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Synonym Salad
October 8, 2002
by Tresa McBee

Adriana Burton's fifth-graders in Elkhart, Ind., didn't understand the song's words, so they rewrote them.

Thus, our national anthem got a rewrite. "Whose broad stripes and bright stars, thro' the perilous fight" became "Whose wide stripes and bright stars, thro' the dangerous fight." And "O'er the ramparts we watch'd, were so gallantly streaming" became "O'er the walls we watch'd, were so bravely streaming."

Nifty, huh? Oh, sure, some syllables are different, but the words mean the same thing. And who knows if the youngsters gathered at the school assembly last week, in front of whom Burton's class sang all four reworked verses, even detected the changes. Stretch "walls" and "bravely" enough while singing, and those missing syllables hardly cause a stumble.

Burton said her fifth-graders now intend to update the Gettysburg Address and the Declaration of Independence later this year. They are old documents. Now, it's a little tough with President Lincoln's Gettysburg Address, the most succinct 267 words ever written. How to update such eloquence? Well, we can try. After all, "fourscore and seven years ago" is rather awkward. Isn't "score" something done on the basketball court or with the lay-dees?

Speaking at Gettysburg, Pa., on Nov. 19, 1863, Lincoln is the one who gave us " ... that government of the people, by the people, for the people shall not perish from the earth." Perhaps this is easier: " ... that government of the people, by the people, for the people shall not bite the dust."

And this line might confound, as in confuse: "But in a larger sense, we cannot dedicate, we cannot consecrate, we cannot hallow this ground." What about "name" for "dedicate." "Consecrate" is a little tougher, because "extol," "exalt," "laud" and "venerate" seem rather old-fashioned. How about "honor" instead? Then thereÕs "hallow." Can't use "consecrate" 'cause weÕre trying to get rid of it. "Honor" is taken. Ah. "Respect." We use that a lot these days, as in self-respect, which every school child knows is the key to inner self-love. Or is that self-esteem?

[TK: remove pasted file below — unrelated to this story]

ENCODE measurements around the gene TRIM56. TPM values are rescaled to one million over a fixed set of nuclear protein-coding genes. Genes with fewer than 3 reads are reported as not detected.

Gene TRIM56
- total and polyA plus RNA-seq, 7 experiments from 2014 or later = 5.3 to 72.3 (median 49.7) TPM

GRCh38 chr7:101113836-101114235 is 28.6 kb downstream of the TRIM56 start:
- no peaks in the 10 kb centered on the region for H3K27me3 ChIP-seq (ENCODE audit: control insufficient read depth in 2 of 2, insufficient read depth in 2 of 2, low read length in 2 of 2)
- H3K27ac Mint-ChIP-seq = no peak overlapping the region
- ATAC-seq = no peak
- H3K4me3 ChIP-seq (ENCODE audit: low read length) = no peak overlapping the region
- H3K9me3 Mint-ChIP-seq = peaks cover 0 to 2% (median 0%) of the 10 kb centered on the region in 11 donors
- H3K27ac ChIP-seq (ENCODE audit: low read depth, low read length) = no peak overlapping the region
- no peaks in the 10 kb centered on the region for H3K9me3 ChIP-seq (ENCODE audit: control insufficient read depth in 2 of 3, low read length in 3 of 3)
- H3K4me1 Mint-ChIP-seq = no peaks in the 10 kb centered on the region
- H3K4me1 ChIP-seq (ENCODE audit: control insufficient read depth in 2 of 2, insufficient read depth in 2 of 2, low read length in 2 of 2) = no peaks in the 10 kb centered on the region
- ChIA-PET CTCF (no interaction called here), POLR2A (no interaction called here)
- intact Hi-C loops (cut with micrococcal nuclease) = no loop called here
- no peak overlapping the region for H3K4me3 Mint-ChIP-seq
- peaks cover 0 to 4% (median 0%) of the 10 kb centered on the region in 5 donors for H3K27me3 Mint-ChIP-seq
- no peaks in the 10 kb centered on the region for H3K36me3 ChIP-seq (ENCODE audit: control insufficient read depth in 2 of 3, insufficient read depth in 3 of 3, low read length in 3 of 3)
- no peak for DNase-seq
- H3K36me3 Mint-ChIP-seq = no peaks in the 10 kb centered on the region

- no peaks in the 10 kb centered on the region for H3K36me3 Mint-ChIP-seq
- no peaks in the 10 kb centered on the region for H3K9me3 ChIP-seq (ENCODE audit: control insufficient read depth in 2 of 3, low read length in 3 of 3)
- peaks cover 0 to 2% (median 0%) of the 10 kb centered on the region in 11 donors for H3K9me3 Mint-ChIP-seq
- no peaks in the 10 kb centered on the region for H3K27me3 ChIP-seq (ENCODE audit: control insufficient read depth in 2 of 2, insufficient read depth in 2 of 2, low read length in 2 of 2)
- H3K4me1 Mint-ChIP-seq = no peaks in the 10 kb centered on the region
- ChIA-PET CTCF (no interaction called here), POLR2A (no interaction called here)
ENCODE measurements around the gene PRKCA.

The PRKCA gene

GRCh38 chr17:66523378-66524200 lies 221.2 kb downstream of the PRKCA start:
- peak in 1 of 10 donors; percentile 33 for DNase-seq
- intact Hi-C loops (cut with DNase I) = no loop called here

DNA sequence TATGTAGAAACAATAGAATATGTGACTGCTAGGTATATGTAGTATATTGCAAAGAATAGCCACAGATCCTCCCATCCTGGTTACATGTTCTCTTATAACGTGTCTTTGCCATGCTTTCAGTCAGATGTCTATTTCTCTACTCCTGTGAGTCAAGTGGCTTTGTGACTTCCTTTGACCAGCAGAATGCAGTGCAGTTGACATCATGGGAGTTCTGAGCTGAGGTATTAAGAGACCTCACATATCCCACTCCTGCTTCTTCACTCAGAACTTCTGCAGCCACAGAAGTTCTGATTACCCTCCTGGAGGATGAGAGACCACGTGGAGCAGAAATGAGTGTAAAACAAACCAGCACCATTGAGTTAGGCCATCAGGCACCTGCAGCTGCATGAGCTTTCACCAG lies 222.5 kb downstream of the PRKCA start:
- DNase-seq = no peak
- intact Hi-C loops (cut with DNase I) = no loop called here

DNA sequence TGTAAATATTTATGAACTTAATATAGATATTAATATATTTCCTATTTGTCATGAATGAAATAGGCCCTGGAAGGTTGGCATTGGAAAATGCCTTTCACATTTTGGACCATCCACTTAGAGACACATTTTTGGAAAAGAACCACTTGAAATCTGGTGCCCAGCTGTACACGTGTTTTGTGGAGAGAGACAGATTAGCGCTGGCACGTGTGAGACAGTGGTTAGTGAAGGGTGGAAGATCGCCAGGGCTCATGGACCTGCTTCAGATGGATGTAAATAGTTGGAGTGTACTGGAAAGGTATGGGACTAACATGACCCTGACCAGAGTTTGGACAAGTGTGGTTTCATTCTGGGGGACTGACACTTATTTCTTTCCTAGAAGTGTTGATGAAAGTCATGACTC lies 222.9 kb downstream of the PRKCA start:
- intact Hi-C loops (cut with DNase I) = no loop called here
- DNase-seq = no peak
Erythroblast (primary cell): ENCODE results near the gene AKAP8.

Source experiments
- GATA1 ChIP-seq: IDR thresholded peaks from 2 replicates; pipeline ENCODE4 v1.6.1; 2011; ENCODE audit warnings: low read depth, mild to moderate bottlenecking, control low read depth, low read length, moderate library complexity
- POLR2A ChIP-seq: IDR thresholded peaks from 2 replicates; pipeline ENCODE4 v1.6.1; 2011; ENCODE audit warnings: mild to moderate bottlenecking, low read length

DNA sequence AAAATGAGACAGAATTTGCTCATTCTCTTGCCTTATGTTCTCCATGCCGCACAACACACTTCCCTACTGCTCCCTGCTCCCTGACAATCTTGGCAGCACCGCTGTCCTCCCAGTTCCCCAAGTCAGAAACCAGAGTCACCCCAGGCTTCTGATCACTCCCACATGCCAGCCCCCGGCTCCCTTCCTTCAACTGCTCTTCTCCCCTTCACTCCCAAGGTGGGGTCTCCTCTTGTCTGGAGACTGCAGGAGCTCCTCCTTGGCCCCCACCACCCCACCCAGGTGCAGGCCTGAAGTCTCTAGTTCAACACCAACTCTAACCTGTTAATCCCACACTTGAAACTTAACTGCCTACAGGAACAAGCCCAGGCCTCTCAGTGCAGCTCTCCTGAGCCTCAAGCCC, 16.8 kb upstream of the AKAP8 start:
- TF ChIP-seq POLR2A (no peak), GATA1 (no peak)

No matter. Here's the update: "But in a larger sense, we cannot name, we cannot honor, we cannot respect this ground." Not quite the same ring, but, hey, Lincoln is essentially saying the same thing three times anyway. Nuances, schmuances.

Now, when you get to the Declaration of Independence (aka Indie Statement), you're talking about some seriously unused words and phrases. Who uses "unalienable" or "prudence" or writes "a long train of abuses and usurpations, pursuing invariably the same object evinces ..."? It's downright convoluted, as in complicated.

When updating the document written by Thomas Jefferson in June 1776, perhaps it's best to summarize that first 71-word sentence, which begins "when in the course of human events, it becomes necessary for one people to dissolve the political bands which have connected them with another ..." Something super short should work, such as, "When folks donÕt get along and they break up, it's a good idea to explain why."

In fact, why not stick with this technique throughout? The document is just over 1,200 words, not including signatures, so surely there's room to condense, as in shorten. What more, really, in this day and age, is there to know other than "all genders are created equal" and their rights are their own, among them living free and going after happiness. And in the conclusion, suffice to say, "We're going our own way." You get the gist. Who can relate to George III's tyranny, as in control, these days anyway?

So, voila -- oh, sorry -- there you have it. Instead of using a dictionary and thesaurus merely to understand, why not just change the words altogether?

Oh, I admit to being uncomfortable. I know, I know. I'm a traditionalist. I think knowing words that mean the same thing, as in synonym, and using them as such depending on tone and meaning is fun. Of course, I have a mother who used to try to find a word whose definition her father didn't know. Greek was one of his majors, so she didn't succeed. Yeah, totally nerdy, but she passed her love of words on to me.

I realize not everyone is like this, which is copacetic, as in fine, with me. And certainly students should be encouraged to learn a word, not just pass it by.

But let's stick with how texts were first conceived, as in drafted. Or is it created? Devised? Planned? Pick one. But don't replace the original.

Tresa McBee is a columnist at the Northwest Arkansas Times. She can be reached at tresam@nwarktimes.com.

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